Once I was all set up, I imported the data files into a PostGIS-enabled Postgres database with these commands:

ogr2ogr -a_srs EPSG:4283 -f "PostgreSQL" \
PG:"host=localhost user=lgapost dbname=lgapost password=PASSWORD" \
-lco OVERWRITE=yes -nln lga LGA_2011_AUST.mid

ogr2ogr -a_srs EPSG:4283 -f "PostgreSQL" \
PG:"host=localhost user=lgapost dbname=lgapost password=PASSWORD" \
-lco OVERWRITE=yes -nln postcodes POA_2011_AUST.mid

If you're interested in the OGR Toolkit (ogr2ogr and friends), there are plenty of resources available; in particular, this OGR Toolkit guide was very useful for me.

After playing around with a few different map projections, I decided that EPSG:4283 was probably the correct one to use as an argument to ogr2ogr. I based my decision on seeing the MapInfo projection string "CoordSys Earth Projection 1, 116" in the header of the ABS data files, and then finding this list of common Australian-used map projections. Once again: I am a total n00b at this. I know very little about map projections (except that it's a big and complex topic). Feel free to let me know if I've used completely the wrong projection for this task.

I renamed the imported tables to 'lga' and 'postcodes' respectively, and I then ran this from the psql shell, to find all LGAs that intersect with all postal areas, and to export the result to a CSV:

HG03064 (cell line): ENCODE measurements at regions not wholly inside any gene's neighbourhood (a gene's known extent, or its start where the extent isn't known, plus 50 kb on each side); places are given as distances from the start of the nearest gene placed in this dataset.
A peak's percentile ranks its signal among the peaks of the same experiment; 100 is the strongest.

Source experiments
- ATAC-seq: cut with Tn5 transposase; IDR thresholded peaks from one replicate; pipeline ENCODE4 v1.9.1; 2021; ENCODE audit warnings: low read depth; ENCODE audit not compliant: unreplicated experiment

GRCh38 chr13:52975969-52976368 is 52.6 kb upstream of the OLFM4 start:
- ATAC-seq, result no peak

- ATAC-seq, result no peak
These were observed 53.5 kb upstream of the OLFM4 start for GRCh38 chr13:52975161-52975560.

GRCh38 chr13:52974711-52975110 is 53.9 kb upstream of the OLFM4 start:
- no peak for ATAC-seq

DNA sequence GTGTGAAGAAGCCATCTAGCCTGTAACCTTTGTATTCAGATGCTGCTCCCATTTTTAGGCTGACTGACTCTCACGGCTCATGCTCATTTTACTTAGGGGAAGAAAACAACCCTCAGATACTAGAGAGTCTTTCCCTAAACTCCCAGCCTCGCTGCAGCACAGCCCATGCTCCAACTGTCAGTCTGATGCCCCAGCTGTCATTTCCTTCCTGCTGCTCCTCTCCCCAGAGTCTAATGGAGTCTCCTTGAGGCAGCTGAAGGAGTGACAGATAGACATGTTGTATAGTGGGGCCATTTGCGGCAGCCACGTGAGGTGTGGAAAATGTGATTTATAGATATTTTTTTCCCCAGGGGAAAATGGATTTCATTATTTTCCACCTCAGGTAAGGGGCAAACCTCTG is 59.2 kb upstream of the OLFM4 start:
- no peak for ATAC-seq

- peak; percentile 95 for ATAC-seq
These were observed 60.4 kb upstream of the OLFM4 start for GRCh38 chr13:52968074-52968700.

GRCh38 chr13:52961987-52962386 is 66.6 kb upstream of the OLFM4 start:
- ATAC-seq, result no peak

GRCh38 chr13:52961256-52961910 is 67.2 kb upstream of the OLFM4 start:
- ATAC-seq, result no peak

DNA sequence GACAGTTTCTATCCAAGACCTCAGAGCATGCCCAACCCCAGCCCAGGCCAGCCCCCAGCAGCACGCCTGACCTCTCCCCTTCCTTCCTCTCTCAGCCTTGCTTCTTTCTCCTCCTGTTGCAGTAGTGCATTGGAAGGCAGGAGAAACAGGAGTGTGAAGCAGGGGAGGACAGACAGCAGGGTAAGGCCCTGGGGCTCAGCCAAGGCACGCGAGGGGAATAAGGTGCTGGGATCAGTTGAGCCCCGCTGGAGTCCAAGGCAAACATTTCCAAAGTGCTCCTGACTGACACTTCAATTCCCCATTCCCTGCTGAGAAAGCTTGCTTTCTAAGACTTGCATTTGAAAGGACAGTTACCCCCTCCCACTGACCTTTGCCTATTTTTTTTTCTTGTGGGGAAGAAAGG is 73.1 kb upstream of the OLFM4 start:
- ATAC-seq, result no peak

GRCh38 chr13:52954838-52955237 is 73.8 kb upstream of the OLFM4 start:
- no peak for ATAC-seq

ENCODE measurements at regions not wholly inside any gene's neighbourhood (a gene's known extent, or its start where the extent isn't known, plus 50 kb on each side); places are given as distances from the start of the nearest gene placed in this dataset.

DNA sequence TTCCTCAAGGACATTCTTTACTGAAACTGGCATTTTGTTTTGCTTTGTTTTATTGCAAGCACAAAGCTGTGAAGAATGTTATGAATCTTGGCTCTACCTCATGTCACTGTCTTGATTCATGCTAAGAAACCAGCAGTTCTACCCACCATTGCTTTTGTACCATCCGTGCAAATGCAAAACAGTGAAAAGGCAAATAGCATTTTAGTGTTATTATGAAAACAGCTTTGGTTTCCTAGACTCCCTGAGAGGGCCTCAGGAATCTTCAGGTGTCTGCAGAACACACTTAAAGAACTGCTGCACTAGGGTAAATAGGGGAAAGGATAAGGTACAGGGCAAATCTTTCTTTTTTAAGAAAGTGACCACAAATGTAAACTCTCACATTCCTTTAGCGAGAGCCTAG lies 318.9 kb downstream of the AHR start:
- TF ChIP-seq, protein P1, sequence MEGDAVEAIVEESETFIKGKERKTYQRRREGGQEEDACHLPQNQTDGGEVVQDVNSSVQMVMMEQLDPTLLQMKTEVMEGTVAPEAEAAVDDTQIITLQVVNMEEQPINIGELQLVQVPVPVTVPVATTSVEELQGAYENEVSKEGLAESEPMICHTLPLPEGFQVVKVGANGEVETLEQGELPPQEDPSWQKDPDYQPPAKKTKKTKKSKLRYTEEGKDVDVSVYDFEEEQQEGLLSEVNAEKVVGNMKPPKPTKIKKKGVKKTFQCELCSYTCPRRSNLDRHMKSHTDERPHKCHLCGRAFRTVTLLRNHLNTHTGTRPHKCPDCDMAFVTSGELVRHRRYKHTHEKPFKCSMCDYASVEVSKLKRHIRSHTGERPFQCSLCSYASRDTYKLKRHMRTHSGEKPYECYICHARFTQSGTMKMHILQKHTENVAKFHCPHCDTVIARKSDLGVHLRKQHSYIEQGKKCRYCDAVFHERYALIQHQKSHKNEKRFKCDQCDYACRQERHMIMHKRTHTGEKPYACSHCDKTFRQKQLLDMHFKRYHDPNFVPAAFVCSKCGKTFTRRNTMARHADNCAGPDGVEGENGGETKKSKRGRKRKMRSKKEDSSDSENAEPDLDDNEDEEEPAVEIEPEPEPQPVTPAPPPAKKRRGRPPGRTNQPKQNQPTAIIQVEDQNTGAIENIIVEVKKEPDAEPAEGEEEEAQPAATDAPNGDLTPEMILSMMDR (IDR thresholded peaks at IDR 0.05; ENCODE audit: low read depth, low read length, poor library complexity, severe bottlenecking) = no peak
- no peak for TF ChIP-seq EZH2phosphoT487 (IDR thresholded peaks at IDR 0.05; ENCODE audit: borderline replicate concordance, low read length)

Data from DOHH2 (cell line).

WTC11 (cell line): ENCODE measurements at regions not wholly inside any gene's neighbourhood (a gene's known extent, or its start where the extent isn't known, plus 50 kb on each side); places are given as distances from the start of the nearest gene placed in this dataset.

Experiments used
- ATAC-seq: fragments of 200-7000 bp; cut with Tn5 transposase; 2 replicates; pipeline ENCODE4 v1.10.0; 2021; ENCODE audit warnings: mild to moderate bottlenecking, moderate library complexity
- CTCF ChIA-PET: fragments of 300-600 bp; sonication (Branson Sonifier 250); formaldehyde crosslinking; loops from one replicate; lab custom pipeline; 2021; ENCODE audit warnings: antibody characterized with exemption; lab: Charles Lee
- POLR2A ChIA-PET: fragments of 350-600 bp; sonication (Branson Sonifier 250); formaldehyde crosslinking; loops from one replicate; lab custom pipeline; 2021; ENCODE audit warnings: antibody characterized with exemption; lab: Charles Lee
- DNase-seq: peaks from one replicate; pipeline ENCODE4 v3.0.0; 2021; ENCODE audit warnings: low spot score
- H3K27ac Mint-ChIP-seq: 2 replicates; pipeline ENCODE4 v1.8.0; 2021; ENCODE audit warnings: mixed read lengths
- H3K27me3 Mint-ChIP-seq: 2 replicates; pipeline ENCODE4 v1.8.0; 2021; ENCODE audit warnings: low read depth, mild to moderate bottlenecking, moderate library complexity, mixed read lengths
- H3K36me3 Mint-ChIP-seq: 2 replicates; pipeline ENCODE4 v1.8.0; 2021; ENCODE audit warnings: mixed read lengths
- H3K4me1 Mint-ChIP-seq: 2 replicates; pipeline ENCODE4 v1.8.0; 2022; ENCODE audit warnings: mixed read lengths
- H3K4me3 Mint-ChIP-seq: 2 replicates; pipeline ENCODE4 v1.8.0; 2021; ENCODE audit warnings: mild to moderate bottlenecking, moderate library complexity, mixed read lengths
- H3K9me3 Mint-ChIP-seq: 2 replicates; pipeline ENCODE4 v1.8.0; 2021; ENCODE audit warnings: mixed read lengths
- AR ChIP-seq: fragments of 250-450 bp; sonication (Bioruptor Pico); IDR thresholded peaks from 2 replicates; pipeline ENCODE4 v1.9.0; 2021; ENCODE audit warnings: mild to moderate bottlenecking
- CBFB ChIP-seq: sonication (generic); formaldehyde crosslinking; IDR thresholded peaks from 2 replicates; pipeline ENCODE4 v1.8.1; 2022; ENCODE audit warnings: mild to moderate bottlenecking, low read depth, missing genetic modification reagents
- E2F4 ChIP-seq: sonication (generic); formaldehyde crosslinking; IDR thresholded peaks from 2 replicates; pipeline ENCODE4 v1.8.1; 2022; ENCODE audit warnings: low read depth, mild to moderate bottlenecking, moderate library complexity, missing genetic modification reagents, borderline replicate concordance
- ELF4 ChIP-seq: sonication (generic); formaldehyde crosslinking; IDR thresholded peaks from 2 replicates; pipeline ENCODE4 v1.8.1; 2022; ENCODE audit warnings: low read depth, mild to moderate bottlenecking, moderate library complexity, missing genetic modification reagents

\copy (SELECT     l.state_name_2011,
                  l.lga_name_2011,
                  p.poa_code_2011
       FROM       lga l
       INNER JOIN postcodes p
       ON         ST_Intersects(
                      l.wkb_geometry,
                      p.wkb_geometry)
       ORDER BY   l.state_name_2011,
                  l.lga_name_2011,
                  p.poa_code_2011)
TO '/path/to/lga_postcodes.csv' WITH CSV HEADER;

Final remarks

That's about it! Also, some notes of mine (mainly based on the trusty Wikipedia page Local Government in Australia):

  • There's no data for the ACT, since the ACT has no LGAs
  • Almost the entire Brisbane and Gold Coast metro areas, respectively, are one LGA
  • Some areas of Australia aren't part of any LGA (although they're all remote areas with very small populations)
  • Quite a large number of valid Australian postcodes are not part of any LGA (because they're for PO boxes, for bulk mail handlers, etc, and they don't cover a geographical area as such, in the way that "normal" postcodes do)

I hope that this information is of use, to anyone else who needs to link up LGAs and postcodes in a database or in a GIS project.

Comments are closed

Comments

23
Sep
2014

Amazing work thank you so much.

I have a list of suburbs that I am using together with your table. I can send it to you. Let me know.

Cheers- Juan

11
Oct
2014

Thanks so much for this. Very clear explanation - which helps to qualify the data. And great explanation on how to replicate the process if needed. Thanks again.